Join us on World Water Day (March 22) for a special screening and panel discussion of Fractured Land.
As part of the Centennial Emerging Research Workshops on Indigenous Studies and Water, UBC is co-presenting a World Water Day screening of the celebrated documentary Fractured Land. Presented in partnership with Vancity Theatre, the screening will be followed by a panel discussion with leading UBC researchers, moderated by Mark Forsythe, author and former host of CBC Radio’s Almanac .
Confronting the Fractures: A World Water Day Screening + UBC Researcher Panel Discussion of Fractured Land
Date: March 22, 2016
Time: 7:00 PM - 9:30 PM
Screening: 7:00 - 8:20 PM
Panel Discussion: 8:20 PM - 9:00 PM
Reception: 9:00 PM onwards
UBC Panelists: Drs. Janette Bulkan (Faculty of Forestry), Gordon Christie (Allard School of Law), Sean Crowe (Faculty of Science) and Michelle Daigle (Faculty of Arts).
Moderator: Mark Forsythe, author and former host of CBC Radio’s Almanac
Location: Vancity Theatre, 1181 Seymour Street, Vancouver, BC
Cost: $10 per person (includes informal reception following the screening)
Annual $2 Vancity Theatre membership also required (applied at time of booking)
The celebrated documentary Fractured Land – co-produced and co-directed by UBC alumnus Damien Gillis, BA’02 – charts the journey of Caleb Behn, a young Dene lawyer, as he tries to reconcile the fractures within himself and his community, balancing the need for economic progress with the sacred duty to defend his territory - a territory at the centre of some of the largest fracking operations on Earth.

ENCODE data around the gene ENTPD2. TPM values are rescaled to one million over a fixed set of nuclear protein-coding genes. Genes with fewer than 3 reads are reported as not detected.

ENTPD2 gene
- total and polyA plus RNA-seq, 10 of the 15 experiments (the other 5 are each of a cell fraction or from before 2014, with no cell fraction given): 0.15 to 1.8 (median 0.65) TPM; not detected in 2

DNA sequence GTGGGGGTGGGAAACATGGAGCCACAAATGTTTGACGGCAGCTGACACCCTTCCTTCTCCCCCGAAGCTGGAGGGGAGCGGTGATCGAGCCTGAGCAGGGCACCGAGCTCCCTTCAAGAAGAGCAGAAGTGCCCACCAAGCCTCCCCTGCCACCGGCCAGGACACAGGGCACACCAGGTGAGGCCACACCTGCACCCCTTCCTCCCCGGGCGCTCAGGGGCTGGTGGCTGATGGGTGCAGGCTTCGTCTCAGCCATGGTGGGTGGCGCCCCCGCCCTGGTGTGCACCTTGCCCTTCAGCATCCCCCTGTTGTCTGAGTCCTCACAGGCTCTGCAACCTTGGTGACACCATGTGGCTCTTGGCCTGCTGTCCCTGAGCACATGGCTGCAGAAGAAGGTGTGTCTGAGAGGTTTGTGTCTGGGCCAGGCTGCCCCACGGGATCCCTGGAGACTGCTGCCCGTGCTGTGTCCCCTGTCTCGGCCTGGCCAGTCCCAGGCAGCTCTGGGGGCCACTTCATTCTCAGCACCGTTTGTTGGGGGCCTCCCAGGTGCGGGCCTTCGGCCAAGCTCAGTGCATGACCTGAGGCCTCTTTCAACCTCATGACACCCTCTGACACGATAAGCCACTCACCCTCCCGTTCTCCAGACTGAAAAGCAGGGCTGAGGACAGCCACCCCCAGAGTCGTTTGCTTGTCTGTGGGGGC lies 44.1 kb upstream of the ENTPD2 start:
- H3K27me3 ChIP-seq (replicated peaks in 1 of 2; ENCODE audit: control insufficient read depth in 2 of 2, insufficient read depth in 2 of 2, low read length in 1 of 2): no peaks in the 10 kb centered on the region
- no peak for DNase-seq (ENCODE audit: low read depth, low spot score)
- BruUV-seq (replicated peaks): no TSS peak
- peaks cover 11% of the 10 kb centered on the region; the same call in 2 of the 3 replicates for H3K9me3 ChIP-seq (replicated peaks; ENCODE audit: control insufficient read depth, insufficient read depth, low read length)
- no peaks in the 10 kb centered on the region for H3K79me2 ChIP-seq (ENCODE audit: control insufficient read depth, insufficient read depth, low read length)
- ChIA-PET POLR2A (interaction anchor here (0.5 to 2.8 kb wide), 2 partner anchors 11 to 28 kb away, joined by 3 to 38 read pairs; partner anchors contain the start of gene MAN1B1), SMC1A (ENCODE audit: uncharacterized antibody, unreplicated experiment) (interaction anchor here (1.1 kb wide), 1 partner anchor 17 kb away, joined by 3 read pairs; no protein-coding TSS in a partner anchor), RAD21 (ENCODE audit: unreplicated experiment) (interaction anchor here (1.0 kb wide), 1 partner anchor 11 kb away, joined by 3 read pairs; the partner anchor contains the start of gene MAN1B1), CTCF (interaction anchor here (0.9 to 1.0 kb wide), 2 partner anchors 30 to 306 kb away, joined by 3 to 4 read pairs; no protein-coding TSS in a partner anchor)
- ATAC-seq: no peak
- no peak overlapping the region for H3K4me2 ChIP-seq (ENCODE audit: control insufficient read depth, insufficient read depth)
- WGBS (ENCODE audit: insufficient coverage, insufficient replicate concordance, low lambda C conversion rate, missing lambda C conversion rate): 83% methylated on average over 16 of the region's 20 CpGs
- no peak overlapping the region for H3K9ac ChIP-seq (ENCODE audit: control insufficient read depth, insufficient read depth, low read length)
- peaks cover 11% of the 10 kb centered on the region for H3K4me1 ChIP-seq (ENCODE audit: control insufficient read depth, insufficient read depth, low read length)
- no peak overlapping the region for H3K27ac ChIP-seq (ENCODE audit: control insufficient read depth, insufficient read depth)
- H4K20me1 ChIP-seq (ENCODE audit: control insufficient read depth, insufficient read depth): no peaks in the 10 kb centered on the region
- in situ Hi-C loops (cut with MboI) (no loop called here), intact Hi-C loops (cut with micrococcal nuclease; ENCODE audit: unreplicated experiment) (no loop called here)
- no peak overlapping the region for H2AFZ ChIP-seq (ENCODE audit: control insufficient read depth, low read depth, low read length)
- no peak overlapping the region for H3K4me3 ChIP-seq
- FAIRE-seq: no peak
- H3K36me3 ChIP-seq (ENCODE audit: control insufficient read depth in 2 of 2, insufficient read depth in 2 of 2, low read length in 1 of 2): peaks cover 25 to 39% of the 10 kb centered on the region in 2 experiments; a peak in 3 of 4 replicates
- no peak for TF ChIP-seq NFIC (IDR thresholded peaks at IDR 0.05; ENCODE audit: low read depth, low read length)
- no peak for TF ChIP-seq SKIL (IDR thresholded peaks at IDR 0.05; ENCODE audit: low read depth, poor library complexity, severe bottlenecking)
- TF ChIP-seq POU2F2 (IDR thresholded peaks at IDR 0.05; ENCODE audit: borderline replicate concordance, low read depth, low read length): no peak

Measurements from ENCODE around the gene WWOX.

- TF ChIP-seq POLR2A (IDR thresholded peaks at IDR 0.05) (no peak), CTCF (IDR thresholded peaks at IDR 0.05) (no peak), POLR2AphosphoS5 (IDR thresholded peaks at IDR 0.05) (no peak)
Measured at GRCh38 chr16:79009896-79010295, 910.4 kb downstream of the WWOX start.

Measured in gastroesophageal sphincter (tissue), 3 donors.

The specific impacts of fracking illuminated by Fractured Land speak more broadly to some of the most critical issues around resource and water governance in Indigenous communities in B.C., and around the world:
- Do issues around energy, water use, quality and governance force us to challenge the fundamental structure of our societies?
- How can a dependence on natural resources extraction in B.C. be reconciled with indigenous self-determination and decolonization?
- And perhaps fundamental to tackling all of these issues, how can communities, scientists, academics and industry build new models of working together that value ecological, socio-economic, cultural, and spiritual dimensions?
As part of World Water Day and UBC’s Centennial celebrations, this special screening of Fractured Land will be followed by a panel discussion featuring leading UBC researchers who are exploring many of these issues. The discussion aims to consider how collectively we can manage and repair some of the fractures faced by Behn, Indigenous communities, and the world around us.
We invite all attendees to stay for a free catered reception and to engage in further conversations following the panel discussion.
Presented in partnership with:
This event was developed in partnership with: